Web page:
I have been using ssh-keygen to generate ssh fingerprints (SSHFP) for my hosts to add to my dns zone.
There is a small gotcha to using ssh-keygen in this case. You cannot use it to generate the resource records for a remote server. When you think about it using ssh-keygen -r to generate fingerprints (for verification purposes) of an unverified remote host wouldn’t make much sense anyway.
A man ssh-keygen tell us this about the -r switch:
ssh-keygen -r hostname [-f input_keyfile] [-g]
Print the SSHFP fingerprint resource record named hostname for the specified public key file.
This should have been a strong hint but I didn’t catch on.
The ssh-keygen command generates the same fingerprints regardless of the “hostname”:
$ ssh-keygen -r test test IN SSHFP 1 1 583446340113eb90e560f891fd3c428dabb48b26 test IN SSHFP 1 2 89d361388f53ba8273022619a1177e8213d355df4f2217337bb1b06c6b40c35a test IN SSHFP 2 1 bdb5b4f7abb327ab232493de3876e33aa57c5cfe test IN SSHFP 2 2 1442336c0ff86106257ecb941a9acd8292d274836bbc107a1f5b35b042802c45 $ ssh-keygen -r foobar foobar IN SSHFP 1 1 583446340113eb90e560f891fd3c428dabb48b26 foobar IN SSHFP 1 2 89d361388f53ba8273022619a1177e8213d355df4f2217337bb1b06c6b40c35a foobar IN SSHFP 2 1 bdb5b4f7abb327ab232493de3876e33aa57c5cfe foobar IN SSHFP 2 2 1442336c0ff86106257ecb941a9acd8292d274836bbc107a1f5b35b042802c45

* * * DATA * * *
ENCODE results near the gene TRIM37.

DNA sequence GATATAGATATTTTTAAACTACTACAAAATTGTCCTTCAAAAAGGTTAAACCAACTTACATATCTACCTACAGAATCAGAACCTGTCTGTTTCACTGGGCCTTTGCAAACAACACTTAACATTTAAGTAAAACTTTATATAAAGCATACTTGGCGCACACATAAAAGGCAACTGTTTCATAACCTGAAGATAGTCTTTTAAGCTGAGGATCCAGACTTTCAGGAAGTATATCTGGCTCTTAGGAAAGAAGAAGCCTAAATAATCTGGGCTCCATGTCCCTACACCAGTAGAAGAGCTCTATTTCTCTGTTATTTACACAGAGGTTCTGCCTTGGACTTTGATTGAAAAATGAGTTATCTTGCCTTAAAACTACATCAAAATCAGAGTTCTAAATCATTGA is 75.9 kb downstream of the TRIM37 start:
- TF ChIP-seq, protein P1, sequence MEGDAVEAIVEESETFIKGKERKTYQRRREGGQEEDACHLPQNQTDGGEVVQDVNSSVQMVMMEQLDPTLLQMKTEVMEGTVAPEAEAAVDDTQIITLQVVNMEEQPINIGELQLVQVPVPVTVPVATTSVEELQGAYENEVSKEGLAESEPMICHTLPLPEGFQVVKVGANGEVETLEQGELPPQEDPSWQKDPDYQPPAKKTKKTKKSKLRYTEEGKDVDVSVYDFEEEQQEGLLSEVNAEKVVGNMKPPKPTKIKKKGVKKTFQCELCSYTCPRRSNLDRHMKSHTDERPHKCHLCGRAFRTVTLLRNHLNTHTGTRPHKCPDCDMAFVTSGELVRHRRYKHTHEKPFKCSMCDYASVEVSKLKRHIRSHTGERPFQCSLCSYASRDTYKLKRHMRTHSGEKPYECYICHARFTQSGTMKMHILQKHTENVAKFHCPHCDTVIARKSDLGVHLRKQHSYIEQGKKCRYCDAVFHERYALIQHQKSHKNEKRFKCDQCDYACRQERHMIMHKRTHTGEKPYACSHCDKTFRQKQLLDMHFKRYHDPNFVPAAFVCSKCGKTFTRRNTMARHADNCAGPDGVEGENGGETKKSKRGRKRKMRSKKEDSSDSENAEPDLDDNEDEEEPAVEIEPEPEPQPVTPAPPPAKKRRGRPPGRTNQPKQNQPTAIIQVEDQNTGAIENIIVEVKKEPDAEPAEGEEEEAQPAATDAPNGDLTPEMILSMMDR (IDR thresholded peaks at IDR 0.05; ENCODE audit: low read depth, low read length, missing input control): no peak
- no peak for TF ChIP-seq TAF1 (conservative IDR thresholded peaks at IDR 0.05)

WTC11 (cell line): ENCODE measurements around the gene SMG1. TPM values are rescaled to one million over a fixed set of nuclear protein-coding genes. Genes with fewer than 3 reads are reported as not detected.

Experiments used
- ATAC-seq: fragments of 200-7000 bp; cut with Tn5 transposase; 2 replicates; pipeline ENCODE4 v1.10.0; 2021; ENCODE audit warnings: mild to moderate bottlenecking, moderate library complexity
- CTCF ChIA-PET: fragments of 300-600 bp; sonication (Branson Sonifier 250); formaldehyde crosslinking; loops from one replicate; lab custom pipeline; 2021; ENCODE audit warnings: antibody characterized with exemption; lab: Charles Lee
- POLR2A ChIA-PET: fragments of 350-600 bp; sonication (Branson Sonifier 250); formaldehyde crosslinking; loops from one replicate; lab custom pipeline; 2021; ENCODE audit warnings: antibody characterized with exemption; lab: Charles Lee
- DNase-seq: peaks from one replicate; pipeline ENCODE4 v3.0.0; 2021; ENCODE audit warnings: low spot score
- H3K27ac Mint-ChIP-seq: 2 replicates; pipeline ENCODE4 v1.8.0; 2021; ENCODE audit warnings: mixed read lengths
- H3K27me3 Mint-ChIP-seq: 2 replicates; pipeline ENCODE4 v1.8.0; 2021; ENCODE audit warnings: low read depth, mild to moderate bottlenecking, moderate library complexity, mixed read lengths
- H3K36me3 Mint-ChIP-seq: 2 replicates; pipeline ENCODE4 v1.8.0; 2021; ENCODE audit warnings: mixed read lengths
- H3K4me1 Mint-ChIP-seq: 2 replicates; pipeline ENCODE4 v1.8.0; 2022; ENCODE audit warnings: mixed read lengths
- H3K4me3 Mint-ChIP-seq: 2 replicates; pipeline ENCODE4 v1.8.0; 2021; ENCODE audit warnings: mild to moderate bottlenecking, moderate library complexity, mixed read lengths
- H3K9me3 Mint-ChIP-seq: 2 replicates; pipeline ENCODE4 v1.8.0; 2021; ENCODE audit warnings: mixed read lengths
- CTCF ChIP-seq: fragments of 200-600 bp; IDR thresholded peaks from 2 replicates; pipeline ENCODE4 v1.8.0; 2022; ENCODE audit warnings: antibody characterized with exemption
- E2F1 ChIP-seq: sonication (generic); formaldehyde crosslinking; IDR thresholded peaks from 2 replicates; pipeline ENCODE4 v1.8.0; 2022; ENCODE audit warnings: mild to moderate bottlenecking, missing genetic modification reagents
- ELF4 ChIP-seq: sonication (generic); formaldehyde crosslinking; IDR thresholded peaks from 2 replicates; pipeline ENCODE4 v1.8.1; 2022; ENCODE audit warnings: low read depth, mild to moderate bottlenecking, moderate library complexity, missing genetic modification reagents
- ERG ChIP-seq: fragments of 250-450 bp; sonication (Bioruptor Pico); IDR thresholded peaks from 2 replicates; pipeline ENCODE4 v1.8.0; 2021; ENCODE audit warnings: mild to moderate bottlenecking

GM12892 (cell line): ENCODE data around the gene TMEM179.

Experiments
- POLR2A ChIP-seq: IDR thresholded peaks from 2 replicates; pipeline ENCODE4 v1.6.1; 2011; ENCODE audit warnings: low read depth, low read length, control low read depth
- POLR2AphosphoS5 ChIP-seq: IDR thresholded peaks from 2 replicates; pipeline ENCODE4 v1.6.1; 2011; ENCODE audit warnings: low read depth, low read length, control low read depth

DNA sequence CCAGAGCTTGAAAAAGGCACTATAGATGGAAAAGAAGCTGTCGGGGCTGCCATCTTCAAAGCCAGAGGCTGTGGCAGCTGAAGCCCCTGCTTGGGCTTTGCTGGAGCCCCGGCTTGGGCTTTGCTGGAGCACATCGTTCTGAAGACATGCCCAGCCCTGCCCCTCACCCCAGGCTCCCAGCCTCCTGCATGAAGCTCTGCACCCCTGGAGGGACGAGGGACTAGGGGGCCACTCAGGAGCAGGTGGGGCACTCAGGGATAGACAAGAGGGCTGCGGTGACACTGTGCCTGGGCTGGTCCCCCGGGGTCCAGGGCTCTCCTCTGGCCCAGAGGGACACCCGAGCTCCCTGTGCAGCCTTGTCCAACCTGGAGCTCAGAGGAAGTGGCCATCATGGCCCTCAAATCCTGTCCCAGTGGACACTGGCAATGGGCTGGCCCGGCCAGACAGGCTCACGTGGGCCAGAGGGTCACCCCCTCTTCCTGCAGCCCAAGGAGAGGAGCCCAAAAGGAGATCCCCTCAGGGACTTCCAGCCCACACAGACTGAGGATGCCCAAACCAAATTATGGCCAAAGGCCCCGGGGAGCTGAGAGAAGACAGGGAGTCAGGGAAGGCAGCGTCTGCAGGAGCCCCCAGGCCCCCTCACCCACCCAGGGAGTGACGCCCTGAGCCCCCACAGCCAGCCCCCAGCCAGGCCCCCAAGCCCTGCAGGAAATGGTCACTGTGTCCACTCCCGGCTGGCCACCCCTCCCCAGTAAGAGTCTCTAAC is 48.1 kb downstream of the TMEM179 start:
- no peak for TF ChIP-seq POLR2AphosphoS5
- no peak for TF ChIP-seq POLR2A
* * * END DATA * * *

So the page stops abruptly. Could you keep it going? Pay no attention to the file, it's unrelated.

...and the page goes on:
If you do not point ssh-keygen towards a specific key it will fallback to the default location for the system you are running the command on. The “hostname” is just to tell ssh-keygen what to specify as a hostname in the generated result, it does not connect you to the remote host to get the fingerprints.
However if you have the remote host’s public keys somewhere accessible you can point ssh-keygen towards it and generate the fingerprints:
ssh-keygen -r hostname -f /path/to/publickey
More general information about SSHFP can be found in RFC4255.